Thursday, August 19, 2010

translated article

cool article from http://www.general-anzeiger-bonn.de/index.php?k=loka&itemid=10003&detailid=774741 and it was tranlated by Emmi(thanks again):
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General-Anzeiger (magazine): Boys, you’re casted, aren’t you?
B: Maybe it sounds funny but: we really met by chance. In the kitchen of a rehearsal complex in Berlin where we all were practising with our bands or were there for audition. We all three had this quiff and thought: that’s a beginning. Maybe we have even more things in common.


G-A: How does one feel suddenly meeting another guy with a quiff?
D: Brother!


G-A: Are there many of those?
S: It depends on the cities. Hannover for example has a quite engrained Indie-Rockabilly-Scene. Which we are not because we are very mainstream and make music that should touch everybody. And we do more than Rockabilly. We also sing ballads and doing the classic Elvis style, Buddy Holly or Jerry Lee Lewis.


G-A: So straight rockabillys wouldn’t cover “Umbrella” from Rihanna, “Bleeding Love “ from Leona Lewis or “So what” from Pink.
D: Not really. But some of the rockabillys are happy about the fact that there is any kind of their music coming up again and is put back in the mind of the people. In the beginning we tried with stuff like “Jailhouse Rock” but we’re reaching young and old people with what we’re doing now. That’s the best case.


G-A: You got the ECHO-Award as “Best Newcomers”. Rihanna was also there. Does she know your version of “Umbrella”?
B: We had loved to sing our song for her but no one could get in reach of her. She had more bodyguards than we are members of the band. The ones being really friendly to us were Udo Lindenberg and Sasha (german singers)


G-A: Sasha also sang Rockabilly himself as Dick Brave. Is this guy an idol for you?
S: It’s an honour being compared to him. But performing our songs in three voices means being something very special ourselves.


G-A: You are mid-twenties. How did you fall in love with the fifties-music?
B: It all started with Elvis. Digger got a cassette with Elvis-songs to Christmas from his parents, I was eight when I saw his picture on a record and instantly wanted to have these sideburns. My parents had to explain to me why that wouldn’t work.


G-A: How do you know that a song is the right one for you?
D: It’s important that there is a lot of lyrics. And it should have more than two or three chords. Then you try and see if the songs is catching you.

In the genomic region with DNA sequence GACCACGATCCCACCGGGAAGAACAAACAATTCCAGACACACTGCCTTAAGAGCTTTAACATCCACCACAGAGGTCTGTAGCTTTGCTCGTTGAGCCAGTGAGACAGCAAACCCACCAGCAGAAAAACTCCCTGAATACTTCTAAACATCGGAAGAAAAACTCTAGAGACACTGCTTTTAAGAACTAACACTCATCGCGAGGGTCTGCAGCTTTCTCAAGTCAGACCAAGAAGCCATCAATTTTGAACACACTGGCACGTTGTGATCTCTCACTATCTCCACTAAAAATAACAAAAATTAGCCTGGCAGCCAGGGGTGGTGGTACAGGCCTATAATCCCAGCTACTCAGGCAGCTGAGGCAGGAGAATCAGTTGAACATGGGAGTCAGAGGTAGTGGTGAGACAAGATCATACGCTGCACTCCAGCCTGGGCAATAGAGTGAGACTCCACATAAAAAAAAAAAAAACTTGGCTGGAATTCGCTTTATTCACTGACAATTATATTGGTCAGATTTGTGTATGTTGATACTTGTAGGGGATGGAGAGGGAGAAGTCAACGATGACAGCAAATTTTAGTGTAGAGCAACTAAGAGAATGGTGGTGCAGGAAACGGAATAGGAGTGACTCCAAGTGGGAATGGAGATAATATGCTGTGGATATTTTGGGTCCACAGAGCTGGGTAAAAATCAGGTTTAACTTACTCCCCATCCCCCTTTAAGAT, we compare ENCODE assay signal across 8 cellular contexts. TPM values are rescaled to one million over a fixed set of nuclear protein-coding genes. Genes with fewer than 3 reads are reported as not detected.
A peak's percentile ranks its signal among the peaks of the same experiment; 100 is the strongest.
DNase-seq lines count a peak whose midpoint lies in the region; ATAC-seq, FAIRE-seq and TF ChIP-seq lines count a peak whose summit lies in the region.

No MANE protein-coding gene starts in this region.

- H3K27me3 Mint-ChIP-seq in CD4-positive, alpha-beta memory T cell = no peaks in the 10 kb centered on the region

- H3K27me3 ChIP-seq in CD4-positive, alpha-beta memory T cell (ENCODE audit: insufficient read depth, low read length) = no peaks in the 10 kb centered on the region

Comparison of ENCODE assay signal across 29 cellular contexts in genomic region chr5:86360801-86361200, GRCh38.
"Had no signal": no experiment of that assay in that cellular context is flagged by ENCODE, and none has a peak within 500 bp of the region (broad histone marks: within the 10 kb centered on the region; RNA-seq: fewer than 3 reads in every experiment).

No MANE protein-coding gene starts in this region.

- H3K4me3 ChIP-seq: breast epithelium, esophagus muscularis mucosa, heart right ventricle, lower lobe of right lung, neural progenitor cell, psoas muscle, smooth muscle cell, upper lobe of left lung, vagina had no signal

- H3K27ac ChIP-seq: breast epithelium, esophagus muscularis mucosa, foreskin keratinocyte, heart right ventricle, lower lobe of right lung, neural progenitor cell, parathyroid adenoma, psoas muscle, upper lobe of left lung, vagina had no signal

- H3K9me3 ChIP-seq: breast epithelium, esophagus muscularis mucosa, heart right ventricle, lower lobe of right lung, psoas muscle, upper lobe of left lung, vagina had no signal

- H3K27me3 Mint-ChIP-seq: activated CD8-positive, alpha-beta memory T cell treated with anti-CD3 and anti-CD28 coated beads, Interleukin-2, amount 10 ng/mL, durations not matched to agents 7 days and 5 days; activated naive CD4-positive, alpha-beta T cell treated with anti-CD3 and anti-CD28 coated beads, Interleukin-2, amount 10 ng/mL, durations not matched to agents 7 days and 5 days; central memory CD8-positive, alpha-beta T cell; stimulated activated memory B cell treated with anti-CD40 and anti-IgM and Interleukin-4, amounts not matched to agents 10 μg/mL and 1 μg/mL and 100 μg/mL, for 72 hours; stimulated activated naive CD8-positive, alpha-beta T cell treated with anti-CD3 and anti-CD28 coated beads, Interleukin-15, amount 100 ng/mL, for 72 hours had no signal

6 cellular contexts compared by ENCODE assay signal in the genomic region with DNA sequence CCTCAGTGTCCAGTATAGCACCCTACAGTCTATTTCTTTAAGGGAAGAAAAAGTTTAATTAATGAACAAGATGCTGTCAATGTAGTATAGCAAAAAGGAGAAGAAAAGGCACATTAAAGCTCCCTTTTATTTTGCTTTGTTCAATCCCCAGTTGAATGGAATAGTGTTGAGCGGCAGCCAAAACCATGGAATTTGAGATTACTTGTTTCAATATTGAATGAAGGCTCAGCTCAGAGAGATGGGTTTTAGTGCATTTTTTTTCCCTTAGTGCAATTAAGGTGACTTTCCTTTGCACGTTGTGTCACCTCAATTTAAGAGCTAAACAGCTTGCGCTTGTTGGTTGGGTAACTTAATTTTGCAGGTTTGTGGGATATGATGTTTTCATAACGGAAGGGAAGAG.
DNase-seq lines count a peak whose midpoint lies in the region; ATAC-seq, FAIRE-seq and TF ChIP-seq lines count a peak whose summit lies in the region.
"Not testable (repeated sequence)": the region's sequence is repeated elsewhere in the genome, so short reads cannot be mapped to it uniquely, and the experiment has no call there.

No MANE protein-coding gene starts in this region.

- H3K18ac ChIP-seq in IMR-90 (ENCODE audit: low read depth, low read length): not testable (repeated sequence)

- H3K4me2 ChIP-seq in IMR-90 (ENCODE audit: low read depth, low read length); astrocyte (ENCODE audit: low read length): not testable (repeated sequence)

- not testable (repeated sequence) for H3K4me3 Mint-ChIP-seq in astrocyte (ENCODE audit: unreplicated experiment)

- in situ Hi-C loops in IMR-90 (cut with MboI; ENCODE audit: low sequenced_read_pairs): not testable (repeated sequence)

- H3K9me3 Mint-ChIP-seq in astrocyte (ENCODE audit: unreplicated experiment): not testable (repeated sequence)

G-A: In Scandinavia you are even more successful than in Germany, especially in Finland. You album “Strike” stayed on #1 more than 12 weeks. How can you explain that?
B: Why the Finnish people get crazy about us? We just can guess. The rock music the Finnish listen to in general is very dark. In opposite to that we come along with our happy rock music. We fit in a niche over there. And since the days of Leningrad Cowboys the Finnish are experts about quiffs.


G-A: Do you want to conquer even more countries?
S: Of course, nothing against it. After Scandinavia and Switzerland where we got our first Golden Record now it’s starting in Holland. And then we’ll try Spain, France, Italy.


G-A: How do you manage with all the hype?
B: We haven’t reached that much yet. We had a good start and are extremely happy about the ECHO. It’s great to be also successful at home. But we don’t overvalue what is happening right now. And we still don’t need bodyguards. We always have nice contact with our fans .


G-A: You have worked in your office-jobs until a short time ago. How do you manage it now?
D: There are no jobs no more, it didn’t work. We haven’t been at home for a long time and there is a thick layer of dust everywhere in our flats. But we are not really sad about it. It was our aim to put full concentration to our band.


G-A: Do you get on your nerves sometimes?
B: When we are touring there are the musicians and the crew in the bus, probably 11 to 12 people. If you get wrong with one of them you’ll just talk to someone else. Of course there are conflicts but you will always drink a lemonade together the next day.


G-A: Lemonade?
B: We don’t really fit in this cliché of sex&drugs&rock’n’roll. We have some beers after the show, that’s all.


G-A: You’re only male in that bus?
S: Yes. We’re a men’s club.


G-A: Do you get more girls than others because you’re a cool rockstar?
B: A gentleman keeps silent.


G-A: Why?
D: The golden rule is: no women in the tourbus. Somehow it’s our home, all our stuff is lying around. No, girls are not accepted. Well, maybe somebodies mom, she may have a short glance. But anyway, I’ve never noticed that one of us has picked up a girl. It’s just talking a bit, you know.


G-A: Do you own clothes or cars from the fifties?
B: I take the tube. And we don’t wear this stuff everyday. But the first time when someone recognized me on the street I was running around really normal.


G-A: Means?
B: Hair down.


G-A: How do you fix your quiff?
B: Different. Digger’s building his quiff using only his hair-dryer and hair-spray. Sam needs lots of pomade. And I put some hair mousse on the wet hair to get some structure, then I dry it in the right way, then pomade and spray.


G-A: How long does it take changing?
B: That’s fast. Half an hour and we’re ready to go on stage.